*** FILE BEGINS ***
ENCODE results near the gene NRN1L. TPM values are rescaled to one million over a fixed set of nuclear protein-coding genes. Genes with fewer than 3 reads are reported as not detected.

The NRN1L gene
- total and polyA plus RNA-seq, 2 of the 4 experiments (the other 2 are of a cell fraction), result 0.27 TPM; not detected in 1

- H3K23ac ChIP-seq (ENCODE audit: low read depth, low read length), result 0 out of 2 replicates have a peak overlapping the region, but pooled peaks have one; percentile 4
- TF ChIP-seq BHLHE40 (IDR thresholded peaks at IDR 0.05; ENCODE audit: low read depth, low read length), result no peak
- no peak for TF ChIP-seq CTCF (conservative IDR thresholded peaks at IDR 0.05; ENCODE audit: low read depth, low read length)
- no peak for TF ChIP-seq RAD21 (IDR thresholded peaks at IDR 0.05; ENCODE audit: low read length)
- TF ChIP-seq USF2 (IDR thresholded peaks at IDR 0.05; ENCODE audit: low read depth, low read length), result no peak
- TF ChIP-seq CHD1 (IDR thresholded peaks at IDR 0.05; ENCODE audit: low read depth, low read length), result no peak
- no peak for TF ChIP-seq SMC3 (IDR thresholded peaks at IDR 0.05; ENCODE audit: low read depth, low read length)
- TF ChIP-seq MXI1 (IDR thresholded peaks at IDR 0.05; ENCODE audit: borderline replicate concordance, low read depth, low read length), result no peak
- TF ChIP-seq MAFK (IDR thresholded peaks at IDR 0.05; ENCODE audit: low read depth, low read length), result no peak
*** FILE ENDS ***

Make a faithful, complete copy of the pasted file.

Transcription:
ENCODE results near the gene NRN1L. TPM values are rescaled to one million over a fixed set of nuclear protein-coding genes. Genes with fewer than 3 reads are reported as not detected.

The NRN1L gene
- total and polyA plus RNA-seq, 2 of the 4 experiments (the other 2 are of a cell fraction), result 0.27 TPM; not detected in 1

- H3K23ac ChIP-seq (ENCODE audit: low read depth, low read length), result 0 out of 2 replicates have a peak overlapping the region, but pooled peaks have one; percentile 4
- TF ChIP-seq BHLHE40 (IDR thresholded peaks at IDR 0.05; ENCODE audit: low read depth, low read length), result no peak
- no peak for TF ChIP-seq CTCF (conservative IDR thresholded peaks at IDR 0.05; ENCODE audit: low read depth, low read length)
- no peak for TF ChIP-seq RAD21 (IDR thresholded peaks at IDR 0.05; ENCODE audit: low read length)
- TF ChIP-seq USF2 (IDR thresholded peaks at IDR 0.05; ENCODE audit: low read depth, low read length), result no peak
- TF ChIP-seq CHD1 (IDR thresholded peaks at IDR 0.05; ENCODE audit: low read depth, low read length), result no peak
- no peak for TF ChIP-seq SMC3 (IDR thresholded peaks at IDR 0.05; ENCODE audit: low read depth, low read length)
- TF ChIP-seq MXI1 (IDR thresholded peaks at IDR 0.05; ENCODE audit: borderline replicate concordance, low read depth, low read length), result no peak
- TF ChIP-seq MAFK (IDR thresholded peaks at IDR 0.05; ENCODE audit: low read depth, low read length), result no peak